The battle over the civil rights of transgender students has now grown to 33 states in a case that appears destined for the Supreme Court. 21 states have weighed in on the “anti-transgender rights” side while 12 states join the “pro-transgender rights” side after filing an amicus brief on Wednesday.
The civil rights clash began on May 13th after the Obama administration issued federal guidelines directing educational institutions to allow transgender students the use of facilities that are congruent with their gender identity, including restrooms, dorms and sports venues. The administration claimed that gender identity is protected under Title VII of the Civil Rights Act of 1964 and Title IX of the Education Amendments of 1972 on the basis of sex discrimination.
“In June, the group asked the courts to file an injunction on the guidelines, claiming they would burden their states and create a safety issue.”
At the time, 11 states led by Texas filed suit against the guidelines claiming gender identity is not covered by Title VII and Title IX. In June, the group asked the courts to file an injunction on the guidelines, claiming they would burden their states and create a safety issue. In addition to Texas, Alabama, Arizona, Georgia, Louisiana, Maine, Oklahoma, Tennessee, Utah, West Virginia and Wisconsin joined the lawsuit. In the beginning of July, 10 more states filed an additional lawsuit led by Nebraska’s attorney general, Douglas Peterson. Joining Nebraska was Arkansas, Kansas, Michigan, Montana, North Dakota, Ohio, South Carolina, South Dakota, and Wyoming, bringing a total of 21 states that are now against the federal guidelines.
In a surprising move, 12 states led by Washington State Attorney General Bob Ferguson filed an amicus brief, also known as a “friend of the court” brief, in support of the guidelines on Wednesday. In the brief they provided data showing that when followed, the guidelines create no imminent threat and that they fall strongly within the public interest. Washington Sate is joined by California, Connecticut, Delaware, Illinois, Maryland, Massachusetts, New Hampshire, New Mexico, New York, Oregon, Vermont, and also Washington, DC. The brief shows that 20 states currently offer explicit civil rights protections for transgender people while enduring no financial burden while doing so.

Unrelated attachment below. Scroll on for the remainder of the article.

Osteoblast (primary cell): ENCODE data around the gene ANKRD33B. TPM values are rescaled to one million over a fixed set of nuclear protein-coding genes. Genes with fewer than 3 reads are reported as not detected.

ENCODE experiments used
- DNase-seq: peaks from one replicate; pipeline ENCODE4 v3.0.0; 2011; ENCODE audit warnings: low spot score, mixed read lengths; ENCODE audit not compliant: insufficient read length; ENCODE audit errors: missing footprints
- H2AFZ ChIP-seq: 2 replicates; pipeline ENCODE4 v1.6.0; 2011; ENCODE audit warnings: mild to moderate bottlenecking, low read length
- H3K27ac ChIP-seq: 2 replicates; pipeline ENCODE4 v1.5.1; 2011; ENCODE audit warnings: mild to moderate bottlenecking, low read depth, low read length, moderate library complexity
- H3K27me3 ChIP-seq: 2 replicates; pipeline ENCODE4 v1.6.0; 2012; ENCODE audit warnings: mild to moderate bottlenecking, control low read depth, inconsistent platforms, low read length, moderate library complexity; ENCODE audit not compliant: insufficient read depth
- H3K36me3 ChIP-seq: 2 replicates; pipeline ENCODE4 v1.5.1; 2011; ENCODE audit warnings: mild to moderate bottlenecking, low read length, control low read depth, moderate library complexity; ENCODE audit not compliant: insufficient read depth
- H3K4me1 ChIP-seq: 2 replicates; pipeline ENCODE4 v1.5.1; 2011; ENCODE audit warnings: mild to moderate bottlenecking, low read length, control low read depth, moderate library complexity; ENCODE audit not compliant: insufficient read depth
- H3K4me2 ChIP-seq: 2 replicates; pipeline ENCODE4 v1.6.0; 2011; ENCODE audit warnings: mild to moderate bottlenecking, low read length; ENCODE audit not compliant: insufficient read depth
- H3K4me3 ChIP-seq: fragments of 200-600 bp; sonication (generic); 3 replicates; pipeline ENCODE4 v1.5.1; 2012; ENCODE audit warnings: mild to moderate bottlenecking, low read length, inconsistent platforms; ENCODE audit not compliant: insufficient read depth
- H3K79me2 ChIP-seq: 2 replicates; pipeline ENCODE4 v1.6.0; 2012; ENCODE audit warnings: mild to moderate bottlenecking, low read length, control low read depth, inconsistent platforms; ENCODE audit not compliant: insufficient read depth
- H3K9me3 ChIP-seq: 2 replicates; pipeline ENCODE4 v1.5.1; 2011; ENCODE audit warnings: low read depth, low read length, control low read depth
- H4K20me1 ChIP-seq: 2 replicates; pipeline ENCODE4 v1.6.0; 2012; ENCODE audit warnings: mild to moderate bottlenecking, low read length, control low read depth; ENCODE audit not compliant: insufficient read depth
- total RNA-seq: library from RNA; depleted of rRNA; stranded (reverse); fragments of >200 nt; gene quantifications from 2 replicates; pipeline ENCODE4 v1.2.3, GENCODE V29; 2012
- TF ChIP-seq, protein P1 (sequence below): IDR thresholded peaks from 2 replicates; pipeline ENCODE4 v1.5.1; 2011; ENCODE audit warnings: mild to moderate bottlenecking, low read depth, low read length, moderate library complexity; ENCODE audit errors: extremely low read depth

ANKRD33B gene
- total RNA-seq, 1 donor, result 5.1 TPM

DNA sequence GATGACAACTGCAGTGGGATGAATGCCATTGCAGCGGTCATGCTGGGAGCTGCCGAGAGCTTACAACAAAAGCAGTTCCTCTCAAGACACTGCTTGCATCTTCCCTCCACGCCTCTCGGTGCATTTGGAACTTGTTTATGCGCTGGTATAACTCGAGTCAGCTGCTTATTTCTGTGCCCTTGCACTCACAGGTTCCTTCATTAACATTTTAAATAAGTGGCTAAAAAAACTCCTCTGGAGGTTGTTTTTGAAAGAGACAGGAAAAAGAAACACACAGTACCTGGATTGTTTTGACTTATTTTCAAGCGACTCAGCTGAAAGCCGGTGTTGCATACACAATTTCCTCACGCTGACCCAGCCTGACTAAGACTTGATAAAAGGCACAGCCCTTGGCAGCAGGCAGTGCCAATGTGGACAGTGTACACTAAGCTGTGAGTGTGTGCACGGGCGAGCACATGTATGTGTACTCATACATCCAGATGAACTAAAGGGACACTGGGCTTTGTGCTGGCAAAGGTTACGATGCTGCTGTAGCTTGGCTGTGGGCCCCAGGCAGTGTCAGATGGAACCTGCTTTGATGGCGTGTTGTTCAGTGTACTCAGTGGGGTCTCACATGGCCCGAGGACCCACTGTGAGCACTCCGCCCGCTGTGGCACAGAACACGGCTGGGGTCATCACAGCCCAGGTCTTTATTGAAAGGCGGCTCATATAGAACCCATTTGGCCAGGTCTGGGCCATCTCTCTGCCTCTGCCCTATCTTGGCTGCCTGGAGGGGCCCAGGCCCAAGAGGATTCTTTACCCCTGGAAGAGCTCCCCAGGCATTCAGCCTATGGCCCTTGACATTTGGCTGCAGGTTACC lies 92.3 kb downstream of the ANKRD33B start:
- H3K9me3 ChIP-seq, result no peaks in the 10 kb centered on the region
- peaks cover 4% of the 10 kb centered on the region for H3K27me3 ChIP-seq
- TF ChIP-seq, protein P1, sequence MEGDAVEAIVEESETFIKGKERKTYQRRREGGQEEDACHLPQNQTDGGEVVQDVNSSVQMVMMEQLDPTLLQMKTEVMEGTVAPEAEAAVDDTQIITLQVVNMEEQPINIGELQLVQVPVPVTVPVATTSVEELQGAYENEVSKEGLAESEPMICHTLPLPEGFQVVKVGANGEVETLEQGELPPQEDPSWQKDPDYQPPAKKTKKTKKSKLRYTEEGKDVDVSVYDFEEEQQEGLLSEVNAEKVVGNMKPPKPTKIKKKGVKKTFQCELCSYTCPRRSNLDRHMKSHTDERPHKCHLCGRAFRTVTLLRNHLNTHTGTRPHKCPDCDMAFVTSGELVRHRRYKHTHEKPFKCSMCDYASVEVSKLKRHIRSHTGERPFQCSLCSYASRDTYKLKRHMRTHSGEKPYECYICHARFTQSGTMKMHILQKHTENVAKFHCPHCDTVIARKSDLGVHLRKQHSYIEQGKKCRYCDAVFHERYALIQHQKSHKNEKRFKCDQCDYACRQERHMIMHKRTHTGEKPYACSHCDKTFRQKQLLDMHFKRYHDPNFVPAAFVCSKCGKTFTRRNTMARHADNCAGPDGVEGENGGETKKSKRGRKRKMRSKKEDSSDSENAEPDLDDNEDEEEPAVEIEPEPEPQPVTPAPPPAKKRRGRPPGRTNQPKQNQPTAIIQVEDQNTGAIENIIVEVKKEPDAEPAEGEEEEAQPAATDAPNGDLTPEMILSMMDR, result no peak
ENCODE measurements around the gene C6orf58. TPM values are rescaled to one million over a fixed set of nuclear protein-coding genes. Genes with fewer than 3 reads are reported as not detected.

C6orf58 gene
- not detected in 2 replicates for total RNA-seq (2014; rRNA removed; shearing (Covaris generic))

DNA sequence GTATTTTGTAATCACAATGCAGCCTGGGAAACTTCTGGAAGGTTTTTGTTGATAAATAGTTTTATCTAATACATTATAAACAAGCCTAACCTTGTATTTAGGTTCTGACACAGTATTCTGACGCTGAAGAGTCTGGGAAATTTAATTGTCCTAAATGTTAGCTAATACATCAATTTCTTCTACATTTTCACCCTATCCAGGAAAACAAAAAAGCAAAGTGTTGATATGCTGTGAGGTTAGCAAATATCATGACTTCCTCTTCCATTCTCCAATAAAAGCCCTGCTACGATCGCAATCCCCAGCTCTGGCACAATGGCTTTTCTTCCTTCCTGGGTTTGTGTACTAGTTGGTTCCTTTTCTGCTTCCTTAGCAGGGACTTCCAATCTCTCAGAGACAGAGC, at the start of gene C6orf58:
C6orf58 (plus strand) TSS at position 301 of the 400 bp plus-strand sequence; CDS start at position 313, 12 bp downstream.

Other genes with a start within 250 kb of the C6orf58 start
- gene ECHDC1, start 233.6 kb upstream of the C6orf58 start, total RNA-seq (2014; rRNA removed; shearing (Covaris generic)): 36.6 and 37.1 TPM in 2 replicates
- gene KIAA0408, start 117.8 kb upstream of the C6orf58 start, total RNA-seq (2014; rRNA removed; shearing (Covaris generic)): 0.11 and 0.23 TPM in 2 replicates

“the case in Texas has a direct impact on transgender individuals across our country.”
“Washington state is one of 20 states that offers civil rights protections to transgender individuals,”Ferguson said in a statement. “And I wanted the court and Texas to hear specifically from states like Washington and our experience with upholding rights of transgender individuals.” Ferguson also went on to say that “the case in Texas has a direct impact on transgender individuals across our country.”
As more states weigh in on the Department of Education guidelines, the case seems destined to be fought out in the Supreme Court. Complicating the issue is the court being short by one justice, where the decision could ultimately be split 4-4. Transgender civil rights have recently become a polarizing political football between Democrats and Republicans, with the states involved almost perfectly reflecting recent electoral maps. For now the stage seems to be set, and only time will tell in what looks to be the biggest transgender civil rights battle in America’s history.